Michael J. Totten argues that the fact that a Democratic candidate is touting his experience as a war hero is a very welcome change from the days when they felt the need to appear reflexively anti-military. Certainly true.
Indeed, among the great ironies in the last generation of American politics is that George McGovern and Jimmy Carter were perceived as so anti-military, when the former was a legitimate hero of WWII and the latter a Naval Academy graduate who gave years of honorable service. Carter also gets too much flack on the military front for his stint as commander-in-chief. While his pardoning of those who ran off to Canada to avoid the draft only four years after the war was over was deservedly thought to be a slap in the face to its veterans, the transformation into the high tech force that made us easily the number one power in the world began under his watch as well. From Richard Holbrooke:
When Jimmy Carter became president and Harold Brown became secretary of Defense, he gave Bill Perry THE job, THE technology job in the United States military establishment, the undersecretary of Defense for research and engineering, the famous DDR&E job, the top technology and buying job in the Pentagon, which was then structured a little less messily than it is today.
Along with Harold Brown, he developed the offset strategy, according to which superior Soviet numbers of troops and tanks would have to be offset not by American manpower, but by our unique strength; not raw numbers and not nuclear weapons, but technology. Bill Perry is widely regarded as the father of the stealth bomber, the F-117, the B-2, the C Shadow and other weapon systems and technologies that are still too classified to be revealed or else we’d have to shoot you. (Laughter.) The Global Positioning System, GPS, which you’re all familiar with, would not exist if it were not for Bill Perry. Use of reconnaissance satellites for support of military operations and development of precision-guided bombs were all pioneered by our guest this evening. By the time of the 1991 Gulf War, these weapons were in the inventory and dazzled the world by their performance. They are what the people in the Pentagon call the transformational generation of weapons.
Ronald Reagan gets a lot of the credit for this–deservedly so–for making this happen much faster because of massive funding. But Carter and Co. deserve some of the credit, too, and get virtually none.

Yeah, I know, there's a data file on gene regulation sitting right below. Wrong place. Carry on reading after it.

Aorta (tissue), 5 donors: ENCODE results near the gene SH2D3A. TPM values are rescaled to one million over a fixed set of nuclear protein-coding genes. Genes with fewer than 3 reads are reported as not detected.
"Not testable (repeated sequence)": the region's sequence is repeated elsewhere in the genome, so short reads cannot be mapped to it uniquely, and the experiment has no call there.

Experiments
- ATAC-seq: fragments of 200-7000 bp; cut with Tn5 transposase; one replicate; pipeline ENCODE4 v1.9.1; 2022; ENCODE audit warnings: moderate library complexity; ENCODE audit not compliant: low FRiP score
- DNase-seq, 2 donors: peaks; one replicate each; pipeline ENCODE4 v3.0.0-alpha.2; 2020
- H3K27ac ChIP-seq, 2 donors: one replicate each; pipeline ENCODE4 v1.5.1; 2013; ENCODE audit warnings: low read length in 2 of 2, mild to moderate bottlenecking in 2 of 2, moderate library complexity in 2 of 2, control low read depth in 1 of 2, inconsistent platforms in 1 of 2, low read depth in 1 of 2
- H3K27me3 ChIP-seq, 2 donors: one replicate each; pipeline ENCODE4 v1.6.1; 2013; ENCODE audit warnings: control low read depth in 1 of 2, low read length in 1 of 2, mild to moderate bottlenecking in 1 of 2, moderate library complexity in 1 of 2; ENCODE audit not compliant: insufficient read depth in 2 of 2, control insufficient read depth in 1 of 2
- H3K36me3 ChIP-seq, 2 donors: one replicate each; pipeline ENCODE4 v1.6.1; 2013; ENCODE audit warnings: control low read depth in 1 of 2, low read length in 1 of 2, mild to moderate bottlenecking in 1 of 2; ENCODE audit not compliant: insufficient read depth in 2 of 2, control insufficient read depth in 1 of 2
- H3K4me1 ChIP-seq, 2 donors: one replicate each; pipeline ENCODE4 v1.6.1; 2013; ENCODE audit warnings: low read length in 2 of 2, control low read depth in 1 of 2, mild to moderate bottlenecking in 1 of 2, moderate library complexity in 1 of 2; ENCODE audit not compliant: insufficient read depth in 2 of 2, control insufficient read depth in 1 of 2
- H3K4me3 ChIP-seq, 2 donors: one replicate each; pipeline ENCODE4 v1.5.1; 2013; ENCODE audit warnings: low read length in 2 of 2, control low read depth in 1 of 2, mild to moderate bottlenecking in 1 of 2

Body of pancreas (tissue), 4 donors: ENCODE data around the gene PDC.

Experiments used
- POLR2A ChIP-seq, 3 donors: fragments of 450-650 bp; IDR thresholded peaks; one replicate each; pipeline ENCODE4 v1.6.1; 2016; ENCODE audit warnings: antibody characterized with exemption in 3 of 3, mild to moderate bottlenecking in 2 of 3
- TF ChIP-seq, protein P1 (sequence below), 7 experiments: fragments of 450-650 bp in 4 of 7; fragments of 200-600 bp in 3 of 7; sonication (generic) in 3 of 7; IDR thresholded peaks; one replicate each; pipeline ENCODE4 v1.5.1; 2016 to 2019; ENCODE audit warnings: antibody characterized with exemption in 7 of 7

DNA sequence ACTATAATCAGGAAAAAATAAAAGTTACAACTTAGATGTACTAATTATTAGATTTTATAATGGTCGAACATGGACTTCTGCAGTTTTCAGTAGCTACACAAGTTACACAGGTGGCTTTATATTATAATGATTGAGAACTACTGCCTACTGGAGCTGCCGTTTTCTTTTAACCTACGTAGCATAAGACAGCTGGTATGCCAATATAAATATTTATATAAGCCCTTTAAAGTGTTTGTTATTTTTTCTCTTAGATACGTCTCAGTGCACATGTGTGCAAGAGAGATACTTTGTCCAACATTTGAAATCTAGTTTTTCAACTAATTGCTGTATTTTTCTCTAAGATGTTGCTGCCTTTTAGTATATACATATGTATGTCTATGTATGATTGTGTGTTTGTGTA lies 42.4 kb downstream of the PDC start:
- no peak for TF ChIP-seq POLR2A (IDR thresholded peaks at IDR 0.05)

Michael also points to this New Republic article which puts John Kerry’s remarks before the Senate in context:
Months before Kerry’s appearance before the Senate Foreign Relations Committee, vvaw had held what it called the “Winter Soldier Investigation” in Detroit, at which more than 100 Vietnam veterans testified to war crimes they themselves committed while serving in Vietnam. Those are the crimes to which Kerry referred in his Senate testimony, as a fuller version of his remarks–which, to National Review‘s limited credit, it did print in its actual article–makes clear. Speaking of the veterans who testified at the “Winter Soldier Investigation,” Kerry said, “They told stories that at times they had personally raped, cut off ears, cut off heads, taped wires from portable telephones to human genitals and turned up the power, cut off limbs, blown up bodies, randomly shot at civilians, razed villages in a fashion reminiscent of Genghis Khan, shot cattle and dogs for fun, poisoned food stocks, and generally ravaged the countryside of South Vietnam in addition to the normal ravage of war.” So, far from making the allegations himself, Kerry was simply repeating what other veterans themselves had admitted.
Now, Kerry was there and should have put in some huge disclaimers–emphasizing that the vast majority of the soldiers over there were serving honorably. But if this testimony is all there is to the “Hanoi John” charges, it would be not only morally correct but tactically wise to move on.